CTPS

By Pedro Souza
May 1, 2016

So you have finally got a job in Brazil, applied for a work visa and picked it up. Now all you need to do If you want to work legally in Brazil is to get a CTPS (Carteira de Trabalho e Previdência Social). This document allows you to be legally registered, and grants you access to labor rights. It also keeps track of your ages, employers and types of jobs that you have worked on.

To get a CTPS, you first need to go to an appointment at an MTE (Ministério do Trabalho e Emprego), which is the Brazilian Work Ministry. To do that, you should first look for the nearest branch in the following website: http://saa.mte.gov.br/default.aspx.

Once you have set up an appointment, you should gather all the documents necessary. You will need to bring your passport, two recent colored 3 cm X 4 cm photos of you with white background, a copy or printed version of your CPF card, a proof of residence such as a water or electricity bill, a copy and your original CIE (Cédula de Identidade de Estrangeiros), two copies of the publication in the “Diário Oficial da União” showing that the MTE branch in Brasília has authorized you get a work visa and the SINCRE (Sistema Nacional de Cadastramento de registro de Estrangeiros) printout that was given to you when you registered at the Federal Police. You should also bring your work contract in case they ask for it, although it is not stated in the MTE website.

Once you have all the necessary documents gathered, you should present them to the MTE during the appointment you have scheduled. At the end of the process, you will be given a protocol that notifies when you can return and pick up your CTPS. When the time comes, all you need to do is return to the MTE and pick it up. Now that you have your CTPS in hands, you are finally allowed to legally work in Brazil. Congratulations and good luck!

By Joe Naab
February 28, 2012

Do You Have an Income Strategy?
The most important practical” part of life, no matter where you live, is supporting yourself financially. For most of those who brave the path to start a new life in Brazil, having an income and work strategy in mind before arriving is essential. The Brazilian job market is not like the U.S. job market nor is the mindset of an American immigrant to Brazil like the mindset of a Mexican, Puerto Rican or other latin american immigrant who moves to the U.S. Americans tend to have higher expectations for income and standard of living. There are many jobs in the labor market that they simply won’t do. Further, even the better paying jobs for illegal immigrants in the U.S. aren’t available here to foreign immigrants to Brazil in the same form and compensation.

The Most Common Income Strategies for Foreigners in Brazil
I will list here and briefly explain the most common income strategies I’ve seen foreigners employ here in Brazil. This will be followed by what I think is actually the most important strategy of all – which is to first design the most inexpensive lifestyle you can to reduce the amount you need to earn.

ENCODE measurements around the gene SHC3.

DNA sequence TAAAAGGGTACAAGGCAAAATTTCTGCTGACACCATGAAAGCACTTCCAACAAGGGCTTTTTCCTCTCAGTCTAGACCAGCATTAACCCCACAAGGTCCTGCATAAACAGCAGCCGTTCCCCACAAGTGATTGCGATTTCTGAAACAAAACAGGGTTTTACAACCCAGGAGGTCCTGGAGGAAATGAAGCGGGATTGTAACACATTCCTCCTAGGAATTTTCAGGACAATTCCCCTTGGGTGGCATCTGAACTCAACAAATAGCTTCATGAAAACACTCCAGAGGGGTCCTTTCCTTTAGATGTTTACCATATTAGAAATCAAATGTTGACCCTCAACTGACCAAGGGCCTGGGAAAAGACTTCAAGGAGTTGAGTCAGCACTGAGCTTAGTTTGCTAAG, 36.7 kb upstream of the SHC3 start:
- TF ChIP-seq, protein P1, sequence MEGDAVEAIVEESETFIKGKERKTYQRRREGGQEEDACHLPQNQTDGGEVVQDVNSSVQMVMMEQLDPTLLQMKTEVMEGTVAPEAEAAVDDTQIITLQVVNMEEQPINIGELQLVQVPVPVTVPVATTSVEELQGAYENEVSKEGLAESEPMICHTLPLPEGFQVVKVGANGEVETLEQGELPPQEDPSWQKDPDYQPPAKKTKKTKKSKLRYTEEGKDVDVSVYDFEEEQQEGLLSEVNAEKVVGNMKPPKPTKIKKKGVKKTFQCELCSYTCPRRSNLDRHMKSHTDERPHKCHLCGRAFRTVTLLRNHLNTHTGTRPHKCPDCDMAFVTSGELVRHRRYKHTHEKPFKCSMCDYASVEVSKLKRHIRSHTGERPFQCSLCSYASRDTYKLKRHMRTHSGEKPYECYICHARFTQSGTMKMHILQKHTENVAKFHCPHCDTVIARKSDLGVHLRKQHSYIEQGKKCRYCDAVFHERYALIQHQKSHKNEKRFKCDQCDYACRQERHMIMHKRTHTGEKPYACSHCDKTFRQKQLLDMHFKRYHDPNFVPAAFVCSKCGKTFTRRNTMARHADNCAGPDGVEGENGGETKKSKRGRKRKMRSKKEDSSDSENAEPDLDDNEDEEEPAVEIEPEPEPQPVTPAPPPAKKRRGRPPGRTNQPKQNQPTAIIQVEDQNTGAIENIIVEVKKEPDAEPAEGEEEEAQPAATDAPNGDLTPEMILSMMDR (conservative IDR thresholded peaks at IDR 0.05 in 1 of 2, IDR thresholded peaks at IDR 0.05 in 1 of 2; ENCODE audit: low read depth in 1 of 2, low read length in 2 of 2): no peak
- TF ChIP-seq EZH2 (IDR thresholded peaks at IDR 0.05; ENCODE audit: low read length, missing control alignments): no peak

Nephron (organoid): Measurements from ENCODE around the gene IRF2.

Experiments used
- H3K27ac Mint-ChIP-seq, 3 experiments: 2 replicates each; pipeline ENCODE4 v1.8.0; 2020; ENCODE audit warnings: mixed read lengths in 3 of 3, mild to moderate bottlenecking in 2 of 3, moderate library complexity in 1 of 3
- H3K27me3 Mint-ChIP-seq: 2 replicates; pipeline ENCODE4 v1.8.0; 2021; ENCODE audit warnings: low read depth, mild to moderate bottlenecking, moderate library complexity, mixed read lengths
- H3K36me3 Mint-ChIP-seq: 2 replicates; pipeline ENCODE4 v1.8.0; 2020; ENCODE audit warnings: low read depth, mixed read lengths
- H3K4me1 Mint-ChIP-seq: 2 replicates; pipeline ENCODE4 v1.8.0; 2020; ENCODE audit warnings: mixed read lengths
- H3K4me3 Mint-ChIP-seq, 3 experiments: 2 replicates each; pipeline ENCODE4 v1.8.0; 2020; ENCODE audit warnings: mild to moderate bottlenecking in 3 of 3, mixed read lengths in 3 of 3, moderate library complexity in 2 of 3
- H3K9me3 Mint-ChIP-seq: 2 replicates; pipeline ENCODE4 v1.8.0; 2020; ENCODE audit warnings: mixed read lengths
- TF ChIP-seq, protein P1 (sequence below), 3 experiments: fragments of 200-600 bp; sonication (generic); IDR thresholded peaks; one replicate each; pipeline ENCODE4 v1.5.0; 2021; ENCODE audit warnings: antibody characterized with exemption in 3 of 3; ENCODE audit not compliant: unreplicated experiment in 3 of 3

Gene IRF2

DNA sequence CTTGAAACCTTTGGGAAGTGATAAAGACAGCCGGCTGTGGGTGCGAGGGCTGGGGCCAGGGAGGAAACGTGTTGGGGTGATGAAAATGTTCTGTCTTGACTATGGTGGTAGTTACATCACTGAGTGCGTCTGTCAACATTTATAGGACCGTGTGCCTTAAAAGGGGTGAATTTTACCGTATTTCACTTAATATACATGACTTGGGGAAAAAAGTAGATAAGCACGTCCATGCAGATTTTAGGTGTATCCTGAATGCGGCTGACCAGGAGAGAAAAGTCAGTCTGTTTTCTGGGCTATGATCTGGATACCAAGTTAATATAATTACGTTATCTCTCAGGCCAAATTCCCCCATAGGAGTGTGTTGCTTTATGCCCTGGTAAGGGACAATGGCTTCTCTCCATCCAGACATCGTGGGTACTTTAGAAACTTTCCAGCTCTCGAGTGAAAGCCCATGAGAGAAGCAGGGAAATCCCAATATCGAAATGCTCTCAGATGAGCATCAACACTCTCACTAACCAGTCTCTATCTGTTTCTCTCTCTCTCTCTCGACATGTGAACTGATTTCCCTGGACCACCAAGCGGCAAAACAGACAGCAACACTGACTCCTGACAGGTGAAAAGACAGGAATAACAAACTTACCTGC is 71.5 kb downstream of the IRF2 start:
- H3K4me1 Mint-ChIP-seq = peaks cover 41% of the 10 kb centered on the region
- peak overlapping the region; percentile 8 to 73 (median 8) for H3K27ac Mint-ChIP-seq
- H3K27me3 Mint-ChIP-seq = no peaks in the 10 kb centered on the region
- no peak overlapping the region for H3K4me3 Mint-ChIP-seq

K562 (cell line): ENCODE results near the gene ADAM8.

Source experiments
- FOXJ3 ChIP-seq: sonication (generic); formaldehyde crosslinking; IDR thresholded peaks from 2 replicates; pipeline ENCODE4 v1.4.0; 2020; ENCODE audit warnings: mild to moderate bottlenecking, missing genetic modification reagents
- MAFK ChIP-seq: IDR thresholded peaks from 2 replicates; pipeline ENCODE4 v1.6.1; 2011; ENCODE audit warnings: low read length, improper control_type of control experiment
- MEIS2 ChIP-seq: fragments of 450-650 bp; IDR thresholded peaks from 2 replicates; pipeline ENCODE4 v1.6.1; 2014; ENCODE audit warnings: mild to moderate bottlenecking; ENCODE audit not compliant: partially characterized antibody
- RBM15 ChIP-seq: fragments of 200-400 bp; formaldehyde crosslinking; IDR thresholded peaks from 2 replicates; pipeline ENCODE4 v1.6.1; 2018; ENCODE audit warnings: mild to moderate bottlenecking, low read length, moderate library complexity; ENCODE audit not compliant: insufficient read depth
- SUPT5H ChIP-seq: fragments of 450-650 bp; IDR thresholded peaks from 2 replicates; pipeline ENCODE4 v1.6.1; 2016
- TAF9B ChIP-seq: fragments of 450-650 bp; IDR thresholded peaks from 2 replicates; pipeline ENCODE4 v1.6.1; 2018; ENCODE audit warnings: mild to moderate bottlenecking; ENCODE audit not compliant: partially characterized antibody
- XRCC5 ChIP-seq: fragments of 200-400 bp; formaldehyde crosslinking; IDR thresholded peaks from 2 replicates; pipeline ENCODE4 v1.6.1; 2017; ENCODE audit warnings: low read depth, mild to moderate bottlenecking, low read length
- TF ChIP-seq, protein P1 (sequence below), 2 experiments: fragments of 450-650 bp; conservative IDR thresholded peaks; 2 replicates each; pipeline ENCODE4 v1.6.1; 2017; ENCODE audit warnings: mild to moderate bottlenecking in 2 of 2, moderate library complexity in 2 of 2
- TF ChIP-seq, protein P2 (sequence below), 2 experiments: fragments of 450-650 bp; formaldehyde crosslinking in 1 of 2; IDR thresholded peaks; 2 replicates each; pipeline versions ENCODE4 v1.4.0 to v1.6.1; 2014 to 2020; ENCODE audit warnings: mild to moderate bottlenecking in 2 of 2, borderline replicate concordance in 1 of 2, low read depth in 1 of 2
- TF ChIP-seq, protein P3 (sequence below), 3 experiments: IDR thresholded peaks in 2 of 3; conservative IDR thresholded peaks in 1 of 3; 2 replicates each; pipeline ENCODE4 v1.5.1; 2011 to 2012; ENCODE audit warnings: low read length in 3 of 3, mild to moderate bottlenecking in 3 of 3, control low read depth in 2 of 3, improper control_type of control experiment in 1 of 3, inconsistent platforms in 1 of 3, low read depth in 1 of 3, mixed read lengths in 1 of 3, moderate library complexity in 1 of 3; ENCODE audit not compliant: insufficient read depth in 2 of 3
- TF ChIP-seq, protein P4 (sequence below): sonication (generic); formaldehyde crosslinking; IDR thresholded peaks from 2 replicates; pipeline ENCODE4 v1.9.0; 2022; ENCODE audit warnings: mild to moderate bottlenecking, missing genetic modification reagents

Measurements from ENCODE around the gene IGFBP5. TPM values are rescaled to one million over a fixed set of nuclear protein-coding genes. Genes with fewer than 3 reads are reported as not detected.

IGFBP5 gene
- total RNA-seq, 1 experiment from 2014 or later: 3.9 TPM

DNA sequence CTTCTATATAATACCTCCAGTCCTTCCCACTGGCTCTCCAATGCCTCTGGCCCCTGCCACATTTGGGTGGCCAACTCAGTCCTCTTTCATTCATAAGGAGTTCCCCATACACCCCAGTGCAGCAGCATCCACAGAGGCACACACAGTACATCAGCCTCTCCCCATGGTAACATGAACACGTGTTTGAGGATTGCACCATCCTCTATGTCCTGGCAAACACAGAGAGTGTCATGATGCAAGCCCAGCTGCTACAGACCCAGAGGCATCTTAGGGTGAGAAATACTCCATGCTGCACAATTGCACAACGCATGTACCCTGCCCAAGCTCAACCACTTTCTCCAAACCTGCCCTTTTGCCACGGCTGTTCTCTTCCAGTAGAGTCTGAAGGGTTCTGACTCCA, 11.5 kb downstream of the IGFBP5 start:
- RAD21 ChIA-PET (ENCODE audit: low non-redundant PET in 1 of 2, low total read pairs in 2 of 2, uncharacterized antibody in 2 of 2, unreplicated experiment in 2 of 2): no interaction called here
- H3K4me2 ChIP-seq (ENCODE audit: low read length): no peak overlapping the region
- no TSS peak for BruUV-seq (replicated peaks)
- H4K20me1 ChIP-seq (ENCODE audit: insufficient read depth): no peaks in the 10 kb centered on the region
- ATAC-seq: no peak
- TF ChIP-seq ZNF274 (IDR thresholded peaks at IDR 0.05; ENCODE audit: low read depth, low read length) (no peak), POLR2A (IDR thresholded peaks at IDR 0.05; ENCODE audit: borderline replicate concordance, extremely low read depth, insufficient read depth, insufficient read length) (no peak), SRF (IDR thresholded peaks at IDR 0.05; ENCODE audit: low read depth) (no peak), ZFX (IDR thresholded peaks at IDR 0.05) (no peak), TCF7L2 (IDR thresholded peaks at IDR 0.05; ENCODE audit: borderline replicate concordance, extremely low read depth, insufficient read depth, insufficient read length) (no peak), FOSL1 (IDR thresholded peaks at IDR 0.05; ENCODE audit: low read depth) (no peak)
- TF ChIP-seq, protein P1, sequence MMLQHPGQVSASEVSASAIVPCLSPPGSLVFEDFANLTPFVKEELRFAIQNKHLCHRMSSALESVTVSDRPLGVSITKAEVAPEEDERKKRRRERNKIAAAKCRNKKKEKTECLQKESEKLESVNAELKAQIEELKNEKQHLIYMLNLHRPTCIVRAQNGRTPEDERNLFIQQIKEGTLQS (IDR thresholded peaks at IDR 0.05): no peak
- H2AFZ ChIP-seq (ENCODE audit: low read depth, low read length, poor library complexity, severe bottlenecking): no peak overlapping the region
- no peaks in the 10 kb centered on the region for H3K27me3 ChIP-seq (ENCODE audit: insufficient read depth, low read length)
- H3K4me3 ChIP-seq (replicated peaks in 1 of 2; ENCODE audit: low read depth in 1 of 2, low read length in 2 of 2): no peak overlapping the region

Independent Wealth
Obviously, having oodles of money already makes living in Brazil the most fantastic thing in the world. The issue that arises here is to manage your investments well, whether you bring your money into Brazil or not. The next important issue is getting permission to stay in Brazil. For those who don’t qualify for a marriage visa or other type of permanent visa, the most likely course is to create a small business to get Brazil’s Business Investor Permanent Visa. A wealthy person may not want to run a business. That’s okay. You can create a business that invests in land, for example, buy land in the name of this business and you’ve got your permanent visa. This is how I got mine.

Working Remotely Online
The next best strategy is to work online. This doesn’t necessarily mean that you have to be a technologist, such as a web designer or a professional blogger, etc. These are great, of course, but it can be simpler than that. Many jobs now in the U.S. economy allow for “telecommuting”, taking advantage of email, skype and other web technology to allow them to work from home. Your home can be anywhere. Today, stock brokers can live anywhere in the world, for example. Part of my work is in coaching and small business consulting. My clients all live overseas. With this strategy, think less about finding work in Brazil and more about finding something in your home country or elsewhere that you can do from anywhere in the world. Keep your earnings there and draw it out from an ATM machine here.

Live Here Half the Year and Work at Home Half the Year
I have several friends who have designed their lives such that they live and work in their home country half the year and come to live in Brazil without work the other half of the year. Some of them may do some work remotely from here. This is a great strategy.

Creating a Legal Small Business in Brazil